Page flicker for CSS adjusting JavaScript can be greatly reduced by implementing a JavaScript-only stylesheet. This can be implemented before the <head> tag has been closed (so well before the content has loaded), and can be simply done by switching on a linked stylesheet using JavaScript -- you then know that the person has JavaScript on, so it's safe to hide various elements in the CSS, etc.

From memory, by positioning the switching JavaScript after the <link> tag, you'll be able to access the properties of the stylesheet to switch it on. But if not, you can just use an onload timer for the particular stylesheet.

3. August 29, 2005 03:44 PM

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Mark Wubben Posted…

Unfortunately sometimes you do need to wait until `onload`. Safari for instance won't lay out the page correctly until it's been fully loaded, which means that for sIFR we had to do a special check for Safari so we could replace the elements earlier in other browsers. This problem is comparable to the non-incremental rendering of XHTML pages by Safari and Mozilla.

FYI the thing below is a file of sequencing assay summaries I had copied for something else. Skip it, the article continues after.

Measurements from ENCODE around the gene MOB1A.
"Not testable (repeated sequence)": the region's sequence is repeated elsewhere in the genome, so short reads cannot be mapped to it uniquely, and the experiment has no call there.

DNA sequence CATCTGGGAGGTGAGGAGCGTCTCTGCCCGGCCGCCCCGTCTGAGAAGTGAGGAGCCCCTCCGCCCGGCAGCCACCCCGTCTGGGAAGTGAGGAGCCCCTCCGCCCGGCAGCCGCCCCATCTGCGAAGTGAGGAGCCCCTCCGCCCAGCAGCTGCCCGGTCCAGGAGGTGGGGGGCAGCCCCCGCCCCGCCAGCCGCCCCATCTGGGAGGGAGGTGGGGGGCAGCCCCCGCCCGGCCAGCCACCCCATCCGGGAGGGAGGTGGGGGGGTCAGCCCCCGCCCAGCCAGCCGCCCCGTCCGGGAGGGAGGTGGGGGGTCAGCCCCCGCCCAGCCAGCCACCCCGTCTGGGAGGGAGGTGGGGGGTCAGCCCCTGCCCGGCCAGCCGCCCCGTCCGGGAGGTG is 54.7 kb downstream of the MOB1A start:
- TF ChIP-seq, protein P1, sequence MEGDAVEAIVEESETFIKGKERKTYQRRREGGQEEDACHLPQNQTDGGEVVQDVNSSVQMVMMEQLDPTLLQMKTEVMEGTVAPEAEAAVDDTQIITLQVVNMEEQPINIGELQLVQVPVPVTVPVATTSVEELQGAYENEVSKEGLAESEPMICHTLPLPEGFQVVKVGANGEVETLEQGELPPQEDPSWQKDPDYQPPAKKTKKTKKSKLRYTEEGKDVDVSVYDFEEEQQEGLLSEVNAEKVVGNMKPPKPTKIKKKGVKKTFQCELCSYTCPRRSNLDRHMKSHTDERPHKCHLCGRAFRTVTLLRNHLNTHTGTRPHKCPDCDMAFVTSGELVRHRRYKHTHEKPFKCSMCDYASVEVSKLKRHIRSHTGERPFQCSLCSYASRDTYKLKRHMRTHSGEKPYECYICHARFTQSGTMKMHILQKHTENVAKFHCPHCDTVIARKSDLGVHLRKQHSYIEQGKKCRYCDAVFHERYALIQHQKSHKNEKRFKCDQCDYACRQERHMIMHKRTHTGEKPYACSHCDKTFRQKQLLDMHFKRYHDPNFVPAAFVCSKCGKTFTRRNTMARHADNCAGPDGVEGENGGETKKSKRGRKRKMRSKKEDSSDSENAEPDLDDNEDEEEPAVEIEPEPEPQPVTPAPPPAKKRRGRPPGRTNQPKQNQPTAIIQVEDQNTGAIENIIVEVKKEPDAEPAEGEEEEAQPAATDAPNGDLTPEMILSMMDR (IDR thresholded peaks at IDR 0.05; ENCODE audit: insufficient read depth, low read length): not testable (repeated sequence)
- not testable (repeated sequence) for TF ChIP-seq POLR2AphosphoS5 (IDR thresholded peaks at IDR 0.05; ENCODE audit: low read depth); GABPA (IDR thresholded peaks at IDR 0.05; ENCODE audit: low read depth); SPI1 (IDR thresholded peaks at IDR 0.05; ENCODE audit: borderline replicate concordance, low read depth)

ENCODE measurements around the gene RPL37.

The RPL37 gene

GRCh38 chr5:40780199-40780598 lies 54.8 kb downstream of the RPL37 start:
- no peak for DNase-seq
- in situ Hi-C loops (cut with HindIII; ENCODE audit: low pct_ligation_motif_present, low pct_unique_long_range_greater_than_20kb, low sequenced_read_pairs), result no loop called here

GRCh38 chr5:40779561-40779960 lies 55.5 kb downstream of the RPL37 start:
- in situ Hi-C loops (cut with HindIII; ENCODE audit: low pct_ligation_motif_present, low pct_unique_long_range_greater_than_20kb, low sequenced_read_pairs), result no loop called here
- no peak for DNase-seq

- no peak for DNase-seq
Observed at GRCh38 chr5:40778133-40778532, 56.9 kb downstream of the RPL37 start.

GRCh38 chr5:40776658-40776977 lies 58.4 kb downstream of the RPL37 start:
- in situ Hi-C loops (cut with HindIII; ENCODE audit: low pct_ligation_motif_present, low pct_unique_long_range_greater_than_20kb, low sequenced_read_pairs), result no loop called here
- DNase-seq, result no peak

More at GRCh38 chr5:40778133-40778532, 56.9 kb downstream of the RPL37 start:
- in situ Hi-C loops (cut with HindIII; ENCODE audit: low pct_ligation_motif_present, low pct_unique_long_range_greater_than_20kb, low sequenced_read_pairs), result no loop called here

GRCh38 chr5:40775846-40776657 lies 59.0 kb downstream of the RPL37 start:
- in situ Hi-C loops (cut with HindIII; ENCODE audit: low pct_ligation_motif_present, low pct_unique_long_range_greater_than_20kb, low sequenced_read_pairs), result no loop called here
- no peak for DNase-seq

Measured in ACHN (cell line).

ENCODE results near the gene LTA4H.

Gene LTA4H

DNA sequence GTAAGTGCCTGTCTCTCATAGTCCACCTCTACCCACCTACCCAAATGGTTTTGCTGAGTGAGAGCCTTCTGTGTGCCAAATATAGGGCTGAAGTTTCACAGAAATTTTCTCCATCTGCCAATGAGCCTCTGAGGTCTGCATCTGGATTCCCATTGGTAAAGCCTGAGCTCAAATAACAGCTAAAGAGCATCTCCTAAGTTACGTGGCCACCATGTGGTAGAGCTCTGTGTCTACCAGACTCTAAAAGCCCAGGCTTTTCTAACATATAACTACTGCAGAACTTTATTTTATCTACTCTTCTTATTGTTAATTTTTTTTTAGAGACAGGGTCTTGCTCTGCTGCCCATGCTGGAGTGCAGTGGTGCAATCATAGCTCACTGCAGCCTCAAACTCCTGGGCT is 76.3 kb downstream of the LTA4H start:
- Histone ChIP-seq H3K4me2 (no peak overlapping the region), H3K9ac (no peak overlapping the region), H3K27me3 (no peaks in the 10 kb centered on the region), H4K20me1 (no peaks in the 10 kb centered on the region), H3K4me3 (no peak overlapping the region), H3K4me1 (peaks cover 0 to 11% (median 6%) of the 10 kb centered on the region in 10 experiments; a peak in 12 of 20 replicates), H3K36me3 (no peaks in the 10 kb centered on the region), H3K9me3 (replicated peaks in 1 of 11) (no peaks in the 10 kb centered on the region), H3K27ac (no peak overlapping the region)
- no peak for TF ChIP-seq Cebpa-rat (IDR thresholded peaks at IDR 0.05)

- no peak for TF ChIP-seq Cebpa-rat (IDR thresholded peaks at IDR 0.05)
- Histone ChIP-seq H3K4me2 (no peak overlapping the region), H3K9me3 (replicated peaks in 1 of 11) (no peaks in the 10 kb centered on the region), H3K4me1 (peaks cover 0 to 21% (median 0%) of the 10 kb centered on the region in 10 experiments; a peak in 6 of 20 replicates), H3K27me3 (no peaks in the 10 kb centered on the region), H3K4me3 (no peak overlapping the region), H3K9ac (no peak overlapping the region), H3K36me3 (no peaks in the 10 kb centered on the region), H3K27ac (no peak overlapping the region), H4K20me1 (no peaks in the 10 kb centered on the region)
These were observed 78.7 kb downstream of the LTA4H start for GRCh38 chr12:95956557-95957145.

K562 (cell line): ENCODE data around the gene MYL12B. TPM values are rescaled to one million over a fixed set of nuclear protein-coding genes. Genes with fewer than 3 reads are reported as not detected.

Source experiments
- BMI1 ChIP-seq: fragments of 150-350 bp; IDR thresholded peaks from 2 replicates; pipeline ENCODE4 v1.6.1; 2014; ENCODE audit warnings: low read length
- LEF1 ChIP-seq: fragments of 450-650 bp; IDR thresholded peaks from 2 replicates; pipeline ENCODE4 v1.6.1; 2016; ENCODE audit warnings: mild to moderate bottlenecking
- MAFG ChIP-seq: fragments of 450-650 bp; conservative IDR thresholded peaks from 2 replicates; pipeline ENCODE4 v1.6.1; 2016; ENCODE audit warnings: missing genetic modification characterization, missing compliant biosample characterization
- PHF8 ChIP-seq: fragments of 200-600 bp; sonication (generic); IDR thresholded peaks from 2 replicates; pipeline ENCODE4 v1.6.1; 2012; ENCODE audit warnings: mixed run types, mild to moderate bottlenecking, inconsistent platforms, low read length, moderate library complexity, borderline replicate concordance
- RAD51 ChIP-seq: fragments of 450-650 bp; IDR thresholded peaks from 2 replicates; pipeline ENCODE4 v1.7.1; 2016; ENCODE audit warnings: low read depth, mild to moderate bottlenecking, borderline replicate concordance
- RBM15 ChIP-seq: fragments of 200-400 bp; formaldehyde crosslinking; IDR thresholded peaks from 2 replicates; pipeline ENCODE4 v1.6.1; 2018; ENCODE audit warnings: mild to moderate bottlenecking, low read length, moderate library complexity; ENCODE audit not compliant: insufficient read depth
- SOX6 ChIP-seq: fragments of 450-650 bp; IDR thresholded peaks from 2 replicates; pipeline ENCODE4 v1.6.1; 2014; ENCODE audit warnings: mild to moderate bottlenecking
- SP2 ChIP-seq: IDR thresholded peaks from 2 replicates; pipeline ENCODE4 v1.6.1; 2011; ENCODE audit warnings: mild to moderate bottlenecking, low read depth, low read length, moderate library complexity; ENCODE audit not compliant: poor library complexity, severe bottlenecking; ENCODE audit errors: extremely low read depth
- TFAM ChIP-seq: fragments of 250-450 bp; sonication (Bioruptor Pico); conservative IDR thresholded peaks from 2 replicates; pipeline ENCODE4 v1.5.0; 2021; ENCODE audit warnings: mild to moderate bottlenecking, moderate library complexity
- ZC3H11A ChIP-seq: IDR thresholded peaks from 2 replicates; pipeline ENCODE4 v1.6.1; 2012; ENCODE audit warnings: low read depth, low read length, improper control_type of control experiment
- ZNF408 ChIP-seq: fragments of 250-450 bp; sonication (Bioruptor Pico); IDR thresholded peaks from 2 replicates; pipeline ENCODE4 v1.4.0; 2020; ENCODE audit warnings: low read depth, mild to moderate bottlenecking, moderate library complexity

4. August 29, 2005 07:58 PM

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Ben Posted…

Use a timer and search innerHTML for </body>. :P

5. August 29, 2005 08:03 PM

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Emrah BASKAYA Posted…

I was thinking of a timer based wait-for-object system too, but I never needed it vitally. I may program myself one anytime soon, tho.

It is also worth mentioning, that IE crashes the page if you do Dom Tree changing on elements whose tags are not closed (e.g. adding an element to the body tag while page loads), but you can do it for elements with closed tags. Other leading browsers have no problems attaching elements even during page load. For these situations when you need to attach an element during load to the body, whose tags would indeed be not closed, you would have to use document.write. If you need to place the object during load in a child element of body, all dom operations seem to work fine within that object, if you place your inline script after its closed tag.